Nazir to start US$1b asean fund

 Publish date: Sat, 11 Nov 2017, 02:54 PM

KUALA LUMPUR; DATUK Seri Nazir Razak, chairman of CIMB Group Holdings Bhd, is helping start a regional private equity fund that will seek as much as US$1 billion (RM4.19 billion), said people with knowledge of the matter.

Nazir will keep his role at CIMB, Malaysia's second-largest bank, while acting as one of the fund's five partners, according to the people. He will be joined by Kenny Kim, who previously worked under Nazir as chief financial officer of CIMB, said the people.

David Heng, who recently resigned from his role as senior managing director at Temasek Holdings Pte Ltd, would also help direct investments at the new fund, said the people.

The fund, which isn't connected to CIMB, will be based in Singapore, according to one of the people. It plans to target investments in the consumer, technology, logistics and financial services industries in Southeast Asia.

Private equity deals in Southeast Asia have more than doubled to US$37.4 billion this year, from US$16.4 billion during the same period last year, according to data compiled by Bloomberg.

An investor group agreed in July to pay US$11.6 billion for Singapore warehouse operator Global Logistic Properties Ltd in Asia's biggest-ever buyout, the data show.

"Nazir is well-respected and has a good team with him," said Danny Wong Teck Meng, chief executive officer of fund manager Areca Capital yesterday.

"Their local connections and understanding of Southeast Asian business culture will give them an edge over other foreign funds. There are also better opportunities in this part of the world than elsewhere."

Gita Irawan Wirjawan, who was Indonesian trade minister under the country's last president, and former Philippine finance secretary Cesar Purisima, would also be partners at the new fund, said the people.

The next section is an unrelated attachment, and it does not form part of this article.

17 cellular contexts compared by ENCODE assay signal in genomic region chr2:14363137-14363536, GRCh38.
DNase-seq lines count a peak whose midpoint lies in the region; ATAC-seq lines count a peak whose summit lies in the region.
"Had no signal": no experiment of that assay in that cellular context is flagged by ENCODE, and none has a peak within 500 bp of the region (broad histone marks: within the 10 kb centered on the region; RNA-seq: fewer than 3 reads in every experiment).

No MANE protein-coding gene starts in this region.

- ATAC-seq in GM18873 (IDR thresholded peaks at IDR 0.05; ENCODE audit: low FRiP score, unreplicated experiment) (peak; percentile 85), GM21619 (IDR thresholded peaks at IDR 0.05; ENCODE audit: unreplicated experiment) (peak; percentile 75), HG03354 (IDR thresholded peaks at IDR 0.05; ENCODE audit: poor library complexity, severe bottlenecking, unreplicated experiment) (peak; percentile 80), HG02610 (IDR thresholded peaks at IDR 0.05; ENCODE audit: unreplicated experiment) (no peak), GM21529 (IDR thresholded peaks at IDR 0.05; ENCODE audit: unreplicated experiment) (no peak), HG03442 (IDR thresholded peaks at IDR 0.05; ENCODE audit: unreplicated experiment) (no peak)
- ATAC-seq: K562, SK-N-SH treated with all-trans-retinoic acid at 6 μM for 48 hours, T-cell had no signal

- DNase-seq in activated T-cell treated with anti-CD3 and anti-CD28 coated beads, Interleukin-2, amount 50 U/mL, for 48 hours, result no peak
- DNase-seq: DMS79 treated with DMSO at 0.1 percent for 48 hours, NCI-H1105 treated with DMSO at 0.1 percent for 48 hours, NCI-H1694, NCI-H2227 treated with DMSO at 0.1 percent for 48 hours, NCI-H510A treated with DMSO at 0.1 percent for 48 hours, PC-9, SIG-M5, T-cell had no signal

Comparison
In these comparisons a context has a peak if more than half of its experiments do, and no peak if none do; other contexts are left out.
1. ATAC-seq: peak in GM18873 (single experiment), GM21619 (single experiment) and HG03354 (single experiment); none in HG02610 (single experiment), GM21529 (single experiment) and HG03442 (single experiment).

The five partners are planning to seek about US$700 million to US$1 billion from investors, according to one of the people.

Deliberations were at an early stage, and details could change, said the people.

A spokesman for CIMB declined to comment. A representative for Temasek said Heng would be leaving the Singapore state investment company at the end of this year to pursue other opportunities.

Nazir, 50, and the other four partners either said they had no comment or could not be reached for comment.

Southeast Asia has emerged as a strong manufacturing alternative to China, helped by lower labour costs, growing domestic demand and improvements in infrastructure.

Gross domestic product in Asean surged to US$2.6 trillion last year, about the size of the United Kingdom's economy, from a mere US$37.6 billion in 1970.

Growth in Asean is seen at 4.9 per cent next year, with Myanmar, Vietnam and the Philippines posting the fastest expansions in the region, according to BMI Research. Bloomberg

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